CONTAINER ID   IMAGE   COMMAND                              CREATED          STATUS                     PORTS     NAMES
7b88ab4007af   centos  "/bin/bash -c 'tail -f /dev/null'"   33 seconds ago   Exited (0) 7 seconds ago             baeldung

Using the docker stop command, we can see that baeldung has stopped successfully.

2.4. Due to a Docker Service Restart

A Docker container can also go into the exited state if we reload the Docker service. In fact, a Docker service restart will stop all Docker containers.

Let’s take a look at this scenario by first running the baeldung container:

$ docker run -itd --name baeldung centos
7b88ab4007af29288000a13125bea05bc50308b95ff5ca07d17754a99b7a59b9

Now, if we restart the Docker service, the container should stop:

$ systemctl restart docker

Finally, we check the status of the container using the docker ps command:

$ docker ps -a
CONTAINER ID   IMAGE   COMMAND                              CREATED          STATUS                     PORTS     NAMES
7b88ab4007af   centos  "/bin/bash -c 'tail -f /dev/null'"   58 seconds ago   Exited (0) 7 seconds ago             baeldung

From the output above, we see that the baeldung is in the stopped state.

2.5. Container Consumes Too Much Memory

Linux may kill containers that consume a lot of memory or resources. To remedy this, we can increase the memory provided to a container. By default, Docker containers run with 256MB of memory.

3. Continue an Exited Docker Container

So far, we looked into the ways a container can reach the exited state. To reuse these terminated containers, we usually need to start them in one of two ways. Let’s examine both.

3.1. Restarting the Container

In this case, we just apply the regular commands to start or restart a container. Docker containers that stop abruptly can be addressed by this solution.

First, let’s see the command to restart a container:

$ docker restart baeldung

Of course, we can also use the docker start command to get the container back to a running state:

$ docker start baeldung

Both docker restart and docker start will simply move the container from the exited to the running state.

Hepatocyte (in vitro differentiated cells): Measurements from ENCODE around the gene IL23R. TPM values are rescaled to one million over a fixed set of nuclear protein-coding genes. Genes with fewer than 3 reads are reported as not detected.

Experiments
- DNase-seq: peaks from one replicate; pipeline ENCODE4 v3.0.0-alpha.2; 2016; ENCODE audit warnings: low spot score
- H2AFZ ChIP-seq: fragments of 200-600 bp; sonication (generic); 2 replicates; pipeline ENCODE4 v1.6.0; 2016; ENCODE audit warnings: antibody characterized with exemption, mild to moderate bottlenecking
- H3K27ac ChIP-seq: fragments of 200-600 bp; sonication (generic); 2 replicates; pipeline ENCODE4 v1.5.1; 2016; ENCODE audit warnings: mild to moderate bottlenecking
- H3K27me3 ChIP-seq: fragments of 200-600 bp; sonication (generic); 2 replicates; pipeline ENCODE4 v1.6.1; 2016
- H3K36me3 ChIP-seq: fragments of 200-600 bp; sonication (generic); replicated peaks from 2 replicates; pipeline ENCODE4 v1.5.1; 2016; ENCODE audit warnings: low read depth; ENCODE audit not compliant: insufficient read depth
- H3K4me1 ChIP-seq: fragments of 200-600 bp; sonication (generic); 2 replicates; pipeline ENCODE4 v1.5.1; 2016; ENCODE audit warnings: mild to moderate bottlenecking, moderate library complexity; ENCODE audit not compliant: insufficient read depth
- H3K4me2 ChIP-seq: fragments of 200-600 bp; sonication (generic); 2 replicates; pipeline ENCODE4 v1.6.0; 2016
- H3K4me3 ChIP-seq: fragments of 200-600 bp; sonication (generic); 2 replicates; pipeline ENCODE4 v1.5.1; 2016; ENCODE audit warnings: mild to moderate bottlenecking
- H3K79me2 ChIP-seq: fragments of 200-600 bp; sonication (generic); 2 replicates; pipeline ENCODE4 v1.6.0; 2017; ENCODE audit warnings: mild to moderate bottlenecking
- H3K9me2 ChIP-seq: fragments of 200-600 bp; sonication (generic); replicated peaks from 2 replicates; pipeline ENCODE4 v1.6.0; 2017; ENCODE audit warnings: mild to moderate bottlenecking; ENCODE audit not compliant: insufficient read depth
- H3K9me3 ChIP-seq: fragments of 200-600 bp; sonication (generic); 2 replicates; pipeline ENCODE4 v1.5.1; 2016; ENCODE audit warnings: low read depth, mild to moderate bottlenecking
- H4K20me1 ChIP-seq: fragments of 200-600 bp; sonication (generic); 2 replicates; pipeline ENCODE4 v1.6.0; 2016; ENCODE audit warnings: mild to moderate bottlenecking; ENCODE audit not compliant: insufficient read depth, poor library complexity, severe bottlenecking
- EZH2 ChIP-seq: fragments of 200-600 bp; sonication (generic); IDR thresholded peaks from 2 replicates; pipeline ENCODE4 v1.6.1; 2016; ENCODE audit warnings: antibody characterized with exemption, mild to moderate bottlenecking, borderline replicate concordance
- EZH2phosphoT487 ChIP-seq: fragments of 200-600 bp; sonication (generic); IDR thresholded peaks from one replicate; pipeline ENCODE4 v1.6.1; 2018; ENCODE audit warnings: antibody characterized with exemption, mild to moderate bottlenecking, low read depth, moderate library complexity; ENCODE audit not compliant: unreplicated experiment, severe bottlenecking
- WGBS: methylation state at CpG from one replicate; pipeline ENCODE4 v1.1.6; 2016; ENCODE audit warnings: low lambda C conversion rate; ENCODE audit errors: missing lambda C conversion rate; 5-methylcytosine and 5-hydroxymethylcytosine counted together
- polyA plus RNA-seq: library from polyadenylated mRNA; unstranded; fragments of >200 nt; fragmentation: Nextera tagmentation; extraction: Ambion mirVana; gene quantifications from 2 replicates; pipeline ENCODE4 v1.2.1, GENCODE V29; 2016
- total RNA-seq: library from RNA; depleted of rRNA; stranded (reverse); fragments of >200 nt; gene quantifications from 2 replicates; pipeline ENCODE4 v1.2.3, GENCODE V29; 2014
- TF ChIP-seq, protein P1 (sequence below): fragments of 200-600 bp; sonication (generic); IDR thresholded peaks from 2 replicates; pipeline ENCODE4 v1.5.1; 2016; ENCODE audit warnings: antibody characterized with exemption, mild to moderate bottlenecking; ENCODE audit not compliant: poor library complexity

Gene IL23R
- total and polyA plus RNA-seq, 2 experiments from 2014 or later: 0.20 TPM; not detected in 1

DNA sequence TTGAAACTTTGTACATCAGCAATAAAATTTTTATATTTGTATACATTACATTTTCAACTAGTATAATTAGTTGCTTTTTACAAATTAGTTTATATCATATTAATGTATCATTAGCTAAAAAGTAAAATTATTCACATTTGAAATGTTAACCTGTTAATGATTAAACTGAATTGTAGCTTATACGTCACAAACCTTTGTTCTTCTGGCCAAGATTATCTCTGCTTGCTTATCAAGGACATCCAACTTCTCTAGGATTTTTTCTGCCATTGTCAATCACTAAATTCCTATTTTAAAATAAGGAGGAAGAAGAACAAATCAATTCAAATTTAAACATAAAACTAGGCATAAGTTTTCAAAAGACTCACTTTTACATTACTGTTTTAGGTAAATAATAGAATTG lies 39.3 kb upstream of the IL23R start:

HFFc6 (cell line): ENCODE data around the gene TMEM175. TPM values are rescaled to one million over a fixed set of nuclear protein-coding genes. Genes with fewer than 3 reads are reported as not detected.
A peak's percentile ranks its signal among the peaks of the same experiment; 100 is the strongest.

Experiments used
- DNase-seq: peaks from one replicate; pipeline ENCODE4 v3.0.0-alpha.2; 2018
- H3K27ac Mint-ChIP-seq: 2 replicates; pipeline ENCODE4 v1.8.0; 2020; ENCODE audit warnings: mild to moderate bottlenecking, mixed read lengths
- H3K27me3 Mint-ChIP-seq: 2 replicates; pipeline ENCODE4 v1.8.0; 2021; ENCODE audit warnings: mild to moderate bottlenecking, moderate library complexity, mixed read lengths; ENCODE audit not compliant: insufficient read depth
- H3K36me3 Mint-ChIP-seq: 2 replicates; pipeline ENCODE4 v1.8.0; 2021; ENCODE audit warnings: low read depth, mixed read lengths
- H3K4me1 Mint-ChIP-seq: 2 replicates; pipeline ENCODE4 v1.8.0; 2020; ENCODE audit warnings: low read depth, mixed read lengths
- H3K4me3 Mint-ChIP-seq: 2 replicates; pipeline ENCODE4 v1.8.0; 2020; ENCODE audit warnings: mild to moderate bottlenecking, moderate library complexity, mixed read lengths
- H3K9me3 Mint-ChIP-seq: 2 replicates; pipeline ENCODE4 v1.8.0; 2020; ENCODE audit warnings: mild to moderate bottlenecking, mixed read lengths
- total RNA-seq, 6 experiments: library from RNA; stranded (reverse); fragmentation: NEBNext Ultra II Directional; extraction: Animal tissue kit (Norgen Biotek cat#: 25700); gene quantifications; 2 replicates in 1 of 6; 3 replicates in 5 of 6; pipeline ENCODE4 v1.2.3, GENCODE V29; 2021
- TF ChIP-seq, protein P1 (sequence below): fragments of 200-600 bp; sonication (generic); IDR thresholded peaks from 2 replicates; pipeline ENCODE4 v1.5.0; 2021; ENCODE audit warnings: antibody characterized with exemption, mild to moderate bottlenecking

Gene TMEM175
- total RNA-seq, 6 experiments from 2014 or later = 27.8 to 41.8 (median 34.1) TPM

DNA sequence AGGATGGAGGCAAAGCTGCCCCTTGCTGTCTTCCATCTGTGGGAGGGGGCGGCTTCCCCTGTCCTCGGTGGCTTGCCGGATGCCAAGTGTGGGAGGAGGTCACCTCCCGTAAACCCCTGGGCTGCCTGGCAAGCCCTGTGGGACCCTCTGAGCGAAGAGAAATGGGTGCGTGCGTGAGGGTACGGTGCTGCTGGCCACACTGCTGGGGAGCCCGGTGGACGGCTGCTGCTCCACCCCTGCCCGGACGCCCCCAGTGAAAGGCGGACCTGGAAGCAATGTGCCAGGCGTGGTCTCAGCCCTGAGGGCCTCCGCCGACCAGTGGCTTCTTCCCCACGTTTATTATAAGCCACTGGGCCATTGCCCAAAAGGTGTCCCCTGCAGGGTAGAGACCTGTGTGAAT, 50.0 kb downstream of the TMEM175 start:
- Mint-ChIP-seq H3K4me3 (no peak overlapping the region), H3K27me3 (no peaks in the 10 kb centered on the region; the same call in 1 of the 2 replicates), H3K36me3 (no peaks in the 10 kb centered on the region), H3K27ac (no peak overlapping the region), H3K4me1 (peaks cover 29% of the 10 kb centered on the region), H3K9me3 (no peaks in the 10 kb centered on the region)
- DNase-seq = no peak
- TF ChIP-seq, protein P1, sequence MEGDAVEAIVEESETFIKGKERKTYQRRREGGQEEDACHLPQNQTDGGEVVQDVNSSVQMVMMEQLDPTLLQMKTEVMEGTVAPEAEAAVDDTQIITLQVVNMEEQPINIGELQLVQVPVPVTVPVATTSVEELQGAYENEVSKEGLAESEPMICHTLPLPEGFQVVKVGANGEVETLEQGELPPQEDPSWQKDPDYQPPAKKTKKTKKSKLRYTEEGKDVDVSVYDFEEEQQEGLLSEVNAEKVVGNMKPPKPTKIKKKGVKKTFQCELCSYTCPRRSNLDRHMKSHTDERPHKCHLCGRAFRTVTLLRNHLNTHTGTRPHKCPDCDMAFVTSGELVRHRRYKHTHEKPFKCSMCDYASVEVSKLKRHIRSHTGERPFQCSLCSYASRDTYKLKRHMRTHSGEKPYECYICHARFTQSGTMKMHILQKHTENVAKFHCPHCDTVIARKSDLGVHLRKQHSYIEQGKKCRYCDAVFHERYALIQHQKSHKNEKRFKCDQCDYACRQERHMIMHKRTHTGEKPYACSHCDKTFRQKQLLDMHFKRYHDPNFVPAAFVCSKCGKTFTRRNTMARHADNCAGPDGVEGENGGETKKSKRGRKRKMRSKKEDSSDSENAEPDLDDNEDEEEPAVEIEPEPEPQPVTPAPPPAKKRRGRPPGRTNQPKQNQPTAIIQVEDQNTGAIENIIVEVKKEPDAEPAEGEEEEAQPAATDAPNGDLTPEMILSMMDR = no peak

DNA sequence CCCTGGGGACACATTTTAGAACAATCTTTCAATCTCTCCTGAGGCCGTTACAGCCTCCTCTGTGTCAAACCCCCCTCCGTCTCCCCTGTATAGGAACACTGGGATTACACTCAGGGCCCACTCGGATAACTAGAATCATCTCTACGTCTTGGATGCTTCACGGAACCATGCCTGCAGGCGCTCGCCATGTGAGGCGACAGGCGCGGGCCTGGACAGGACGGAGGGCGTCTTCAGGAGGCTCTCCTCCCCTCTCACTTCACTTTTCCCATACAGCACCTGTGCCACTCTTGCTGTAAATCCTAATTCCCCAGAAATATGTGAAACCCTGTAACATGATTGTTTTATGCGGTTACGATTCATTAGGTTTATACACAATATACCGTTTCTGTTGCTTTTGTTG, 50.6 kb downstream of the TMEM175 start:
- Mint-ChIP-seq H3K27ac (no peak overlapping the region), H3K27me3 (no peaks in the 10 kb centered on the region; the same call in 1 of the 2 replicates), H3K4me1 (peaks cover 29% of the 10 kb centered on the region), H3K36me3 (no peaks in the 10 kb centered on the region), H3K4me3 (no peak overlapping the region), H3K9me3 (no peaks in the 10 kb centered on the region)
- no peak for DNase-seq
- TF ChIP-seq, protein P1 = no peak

3.2. Using the Restart Policy

The Docker service is reloaded when we restart the host machine. Therefore, all running containers move to the exited state.

To avoid having to manually restart the containers with the methods above, we can instead use the –restart option with the docker run command. This option ensures that the Docker container is started automatically from the exited state.

Let’s run a Docker container with the –restart=always policy:

$ docker run -itd --restart=always --name baeldung centos
a267666232cc1c08ef438b04558ee163ab13cd965927b70ee79d3977336327b2

Now, if we restart the Docker service, the container should automatically start:

$ systemctl restart docker

Finally, let’s check the status of the container:

$ docker ps
CONTAINER ID        IMAGE               COMMAND             CREATED             STATUS              PORTS               NAMES
a267666232cc        centos              "/bin/bash"         9 seconds ago       Up 2 seconds                            baeldung

Using the restart policy, the Docker container will automatically restart as soon as it stops.

4. Conclusion

In this article, we learned how to run a terminated container in Docker. First, we looked into the possible causes for a Docker container to stop. Later, we resolved the issue by exploring ways to start and restart that container.

Authors Bottom

If you have a few years of experience in the Linux ecosystem, and you’re interested in sharing that experience with the community, have a look at our Contribution Guidelines.